Indian captain MS Dhoni retires from Test cricket

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A maverick to the last, Indian captain M.S. Dhoni suddenly announced his retirement from Test cricket after the third Test ended in a draw at the MCG on Tuesday. Dhoni flagged no such intention at the formal post-match media conference, instead pulling stumps on Twitter half an hour later.

Virat Kohli, who captained India in the first Test of the series in Adelaide earlier this month, will resume the post in the fourth Test in Sydney next week.

Dhoni, 33, skippered India in 60 of his 90 Test matches. Under him, India ascended to No 1 in the world two years ago. He also led India to victory in the 2011 World Cup on home soil.

For these feats, his legendhood is assured in India, also his fortune; reputedly, he is the world’s richest cricketer. The blemish on his record is a familiar one for Indian captains: his teams have been titans at home, terrible away.

Personally, Dhoni made 4876 Test runs at 38, including six centuries, took 256 catches and made 38 stumpings. In his last innings, he remained 24 not out, shepherding India to a draw. He was acclaimed as firmly in control of an Indian team full of big names and personalities.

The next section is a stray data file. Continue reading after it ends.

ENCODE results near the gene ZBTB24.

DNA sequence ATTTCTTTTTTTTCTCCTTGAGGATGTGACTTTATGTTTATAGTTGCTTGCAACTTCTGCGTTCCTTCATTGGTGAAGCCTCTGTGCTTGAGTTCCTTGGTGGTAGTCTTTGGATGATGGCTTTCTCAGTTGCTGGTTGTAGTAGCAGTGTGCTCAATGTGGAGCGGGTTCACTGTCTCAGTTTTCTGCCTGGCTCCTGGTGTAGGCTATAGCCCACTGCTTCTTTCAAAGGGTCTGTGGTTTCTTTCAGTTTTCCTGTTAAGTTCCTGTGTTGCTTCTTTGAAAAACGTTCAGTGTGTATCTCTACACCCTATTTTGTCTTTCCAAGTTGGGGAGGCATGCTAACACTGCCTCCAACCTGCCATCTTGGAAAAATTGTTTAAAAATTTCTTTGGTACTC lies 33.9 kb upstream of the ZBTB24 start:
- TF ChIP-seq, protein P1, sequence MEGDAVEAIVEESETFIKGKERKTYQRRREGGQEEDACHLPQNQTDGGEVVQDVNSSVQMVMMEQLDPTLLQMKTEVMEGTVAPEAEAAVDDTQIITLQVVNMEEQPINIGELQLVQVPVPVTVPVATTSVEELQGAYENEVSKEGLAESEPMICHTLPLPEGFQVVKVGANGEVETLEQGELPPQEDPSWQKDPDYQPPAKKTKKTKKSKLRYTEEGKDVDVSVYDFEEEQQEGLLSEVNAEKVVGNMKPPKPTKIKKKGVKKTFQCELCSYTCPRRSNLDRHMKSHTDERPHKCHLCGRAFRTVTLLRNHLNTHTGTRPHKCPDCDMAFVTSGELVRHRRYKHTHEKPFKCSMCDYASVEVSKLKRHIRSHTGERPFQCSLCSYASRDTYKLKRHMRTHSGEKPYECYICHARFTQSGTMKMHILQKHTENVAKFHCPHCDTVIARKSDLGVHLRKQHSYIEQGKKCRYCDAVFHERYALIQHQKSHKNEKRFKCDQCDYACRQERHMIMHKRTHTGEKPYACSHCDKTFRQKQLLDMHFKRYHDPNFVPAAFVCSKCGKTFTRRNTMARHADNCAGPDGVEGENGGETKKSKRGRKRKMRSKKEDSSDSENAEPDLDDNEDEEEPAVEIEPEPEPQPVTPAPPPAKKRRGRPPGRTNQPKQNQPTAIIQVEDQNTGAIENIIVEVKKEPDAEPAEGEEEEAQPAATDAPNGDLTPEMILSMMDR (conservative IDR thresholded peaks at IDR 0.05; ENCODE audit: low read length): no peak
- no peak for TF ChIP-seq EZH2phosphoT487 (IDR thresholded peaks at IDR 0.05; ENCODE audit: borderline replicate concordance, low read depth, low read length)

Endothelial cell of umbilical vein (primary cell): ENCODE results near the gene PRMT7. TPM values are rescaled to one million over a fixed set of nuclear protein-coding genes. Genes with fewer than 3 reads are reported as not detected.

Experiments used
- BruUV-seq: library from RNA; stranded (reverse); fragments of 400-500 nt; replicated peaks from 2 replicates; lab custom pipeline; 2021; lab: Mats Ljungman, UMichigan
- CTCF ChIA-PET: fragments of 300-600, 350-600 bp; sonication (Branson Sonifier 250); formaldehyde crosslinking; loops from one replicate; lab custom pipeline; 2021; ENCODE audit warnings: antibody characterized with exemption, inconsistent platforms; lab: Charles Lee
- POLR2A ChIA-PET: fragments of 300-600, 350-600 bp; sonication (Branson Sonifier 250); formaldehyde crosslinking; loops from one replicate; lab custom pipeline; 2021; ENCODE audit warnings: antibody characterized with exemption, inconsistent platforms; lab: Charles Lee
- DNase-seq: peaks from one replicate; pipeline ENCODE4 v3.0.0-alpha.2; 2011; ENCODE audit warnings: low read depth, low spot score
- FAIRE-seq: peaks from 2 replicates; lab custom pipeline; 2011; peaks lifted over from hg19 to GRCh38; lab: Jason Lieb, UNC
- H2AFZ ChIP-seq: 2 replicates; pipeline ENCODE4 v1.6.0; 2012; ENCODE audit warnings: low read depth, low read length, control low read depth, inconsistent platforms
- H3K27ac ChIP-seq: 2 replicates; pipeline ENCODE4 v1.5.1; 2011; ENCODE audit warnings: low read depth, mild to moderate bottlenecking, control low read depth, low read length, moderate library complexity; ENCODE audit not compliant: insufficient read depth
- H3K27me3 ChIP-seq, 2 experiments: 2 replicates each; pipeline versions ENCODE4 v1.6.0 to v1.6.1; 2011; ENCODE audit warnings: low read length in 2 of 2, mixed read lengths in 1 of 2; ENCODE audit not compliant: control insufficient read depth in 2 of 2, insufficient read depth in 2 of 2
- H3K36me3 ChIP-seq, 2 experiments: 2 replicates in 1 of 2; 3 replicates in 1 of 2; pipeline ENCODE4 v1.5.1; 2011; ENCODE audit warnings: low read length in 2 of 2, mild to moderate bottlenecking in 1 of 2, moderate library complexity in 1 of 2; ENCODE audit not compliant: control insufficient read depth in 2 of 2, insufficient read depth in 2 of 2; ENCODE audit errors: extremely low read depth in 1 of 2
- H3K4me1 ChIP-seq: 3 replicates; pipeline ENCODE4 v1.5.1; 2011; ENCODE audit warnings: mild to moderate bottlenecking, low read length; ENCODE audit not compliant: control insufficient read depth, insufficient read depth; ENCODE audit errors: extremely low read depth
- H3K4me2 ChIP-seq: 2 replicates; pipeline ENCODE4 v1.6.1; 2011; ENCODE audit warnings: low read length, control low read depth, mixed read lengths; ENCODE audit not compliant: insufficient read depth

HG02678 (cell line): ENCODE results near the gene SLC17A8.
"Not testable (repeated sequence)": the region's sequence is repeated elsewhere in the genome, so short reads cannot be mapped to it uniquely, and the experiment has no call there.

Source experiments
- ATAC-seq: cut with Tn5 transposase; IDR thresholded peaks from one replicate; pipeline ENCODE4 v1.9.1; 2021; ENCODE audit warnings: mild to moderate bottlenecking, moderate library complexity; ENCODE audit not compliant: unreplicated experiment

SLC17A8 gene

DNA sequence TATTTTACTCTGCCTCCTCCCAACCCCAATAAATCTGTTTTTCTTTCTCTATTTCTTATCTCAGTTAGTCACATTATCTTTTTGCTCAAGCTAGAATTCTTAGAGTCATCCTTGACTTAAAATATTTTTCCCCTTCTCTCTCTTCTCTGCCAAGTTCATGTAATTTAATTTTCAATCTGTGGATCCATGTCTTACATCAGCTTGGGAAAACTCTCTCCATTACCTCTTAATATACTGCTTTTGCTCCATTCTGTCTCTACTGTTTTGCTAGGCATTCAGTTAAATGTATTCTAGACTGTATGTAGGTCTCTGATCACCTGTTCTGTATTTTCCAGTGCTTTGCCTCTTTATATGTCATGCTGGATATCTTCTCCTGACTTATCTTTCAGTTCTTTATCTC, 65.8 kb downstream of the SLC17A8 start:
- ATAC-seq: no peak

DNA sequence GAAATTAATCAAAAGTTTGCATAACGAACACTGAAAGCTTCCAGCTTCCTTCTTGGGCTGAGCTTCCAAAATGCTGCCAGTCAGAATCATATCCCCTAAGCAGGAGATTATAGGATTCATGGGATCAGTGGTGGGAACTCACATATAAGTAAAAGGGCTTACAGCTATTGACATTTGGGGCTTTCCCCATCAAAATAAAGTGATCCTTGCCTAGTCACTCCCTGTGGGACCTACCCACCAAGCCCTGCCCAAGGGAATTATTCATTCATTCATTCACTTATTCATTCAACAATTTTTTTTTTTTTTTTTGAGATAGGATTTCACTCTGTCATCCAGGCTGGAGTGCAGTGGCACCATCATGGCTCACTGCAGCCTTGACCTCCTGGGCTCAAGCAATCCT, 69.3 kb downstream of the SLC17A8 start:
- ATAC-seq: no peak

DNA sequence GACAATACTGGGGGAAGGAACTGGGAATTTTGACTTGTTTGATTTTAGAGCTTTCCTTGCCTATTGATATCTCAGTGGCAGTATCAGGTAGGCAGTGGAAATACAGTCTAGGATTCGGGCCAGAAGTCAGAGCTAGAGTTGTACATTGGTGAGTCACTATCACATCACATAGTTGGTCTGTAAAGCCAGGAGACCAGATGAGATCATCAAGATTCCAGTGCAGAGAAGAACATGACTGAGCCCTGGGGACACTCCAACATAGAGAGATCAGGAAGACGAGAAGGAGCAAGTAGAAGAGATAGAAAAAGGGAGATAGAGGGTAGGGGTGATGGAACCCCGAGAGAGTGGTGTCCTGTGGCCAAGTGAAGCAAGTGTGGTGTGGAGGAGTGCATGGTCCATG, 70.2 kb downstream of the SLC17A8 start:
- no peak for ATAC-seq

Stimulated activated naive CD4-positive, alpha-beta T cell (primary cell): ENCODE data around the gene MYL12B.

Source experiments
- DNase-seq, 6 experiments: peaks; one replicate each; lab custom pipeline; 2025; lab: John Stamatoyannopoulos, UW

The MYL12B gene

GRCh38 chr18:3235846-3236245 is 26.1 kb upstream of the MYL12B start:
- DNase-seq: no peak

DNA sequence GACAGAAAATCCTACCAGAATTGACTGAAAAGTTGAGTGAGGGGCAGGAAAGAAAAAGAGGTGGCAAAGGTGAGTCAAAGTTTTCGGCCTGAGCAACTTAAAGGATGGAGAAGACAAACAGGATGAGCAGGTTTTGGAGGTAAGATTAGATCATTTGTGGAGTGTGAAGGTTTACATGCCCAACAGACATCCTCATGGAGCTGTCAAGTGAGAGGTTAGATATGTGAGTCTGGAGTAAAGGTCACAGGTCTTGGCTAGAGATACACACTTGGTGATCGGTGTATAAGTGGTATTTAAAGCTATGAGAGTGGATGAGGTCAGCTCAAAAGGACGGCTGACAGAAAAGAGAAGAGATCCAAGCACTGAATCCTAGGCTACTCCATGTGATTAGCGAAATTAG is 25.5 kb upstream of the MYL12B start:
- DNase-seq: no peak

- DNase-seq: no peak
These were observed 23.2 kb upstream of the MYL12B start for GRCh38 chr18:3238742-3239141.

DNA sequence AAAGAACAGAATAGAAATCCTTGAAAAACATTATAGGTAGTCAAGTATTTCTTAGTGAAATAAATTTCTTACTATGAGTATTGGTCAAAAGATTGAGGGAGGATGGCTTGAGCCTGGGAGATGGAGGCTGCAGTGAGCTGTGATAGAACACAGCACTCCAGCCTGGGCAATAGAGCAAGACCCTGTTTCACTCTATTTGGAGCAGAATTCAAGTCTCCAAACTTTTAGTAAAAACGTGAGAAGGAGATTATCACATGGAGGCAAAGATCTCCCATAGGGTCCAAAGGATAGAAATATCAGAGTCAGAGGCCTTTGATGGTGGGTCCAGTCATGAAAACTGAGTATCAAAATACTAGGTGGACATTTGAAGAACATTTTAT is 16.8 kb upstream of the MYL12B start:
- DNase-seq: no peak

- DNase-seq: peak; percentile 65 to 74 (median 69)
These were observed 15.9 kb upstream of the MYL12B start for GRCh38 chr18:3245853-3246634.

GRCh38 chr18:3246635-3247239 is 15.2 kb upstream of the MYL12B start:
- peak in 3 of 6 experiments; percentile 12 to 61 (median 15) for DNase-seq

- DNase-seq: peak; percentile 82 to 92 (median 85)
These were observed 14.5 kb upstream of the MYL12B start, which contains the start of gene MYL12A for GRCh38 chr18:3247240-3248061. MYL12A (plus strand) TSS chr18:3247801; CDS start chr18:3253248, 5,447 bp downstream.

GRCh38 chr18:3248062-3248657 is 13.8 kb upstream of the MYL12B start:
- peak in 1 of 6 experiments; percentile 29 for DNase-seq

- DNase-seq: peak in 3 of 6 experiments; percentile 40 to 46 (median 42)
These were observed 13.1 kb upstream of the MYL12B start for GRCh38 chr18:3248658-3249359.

But Dhoni is as much known for his exploits in 50- and 20-over cricket, including as a pioneer of the Indian Premier League. He will continue to play in these formats, and is expected to lead in India in the World Cup in Australia and New Zealand early next year.

Evidently, Indian authorities were as much taken by surprise as everyone else.

“One of India’s greatest Test captains, under whose leadership India became the No. 1 team in the Test rankings, MS Dhoni, has decided to retire from Test cricket, citing the strain of playing all formats of cricket,” read a hasty release from BCCI secretary Sanjay Patel.

“MS Dhoni has chosen to retire from Test cricket with immediate effect in order to concentrate on ODI and T 20 formats. BCCI, while respecting the decision of MS Dhoni to retire from Test cricket, wishes to thank him for his enormous contribution to Test cricket and the laurels that he has brought to India.”

Dhoni was to the last a mysterious figure. He arrived late for this tour, nursing a hamstring strain and amid speculation that he was preserving himself for the World Cup. He missed the first Test, but played the last two. His keeping has been as solid as ever, but he was a lesser batsman. Nonetheless, India is bound to miss him.

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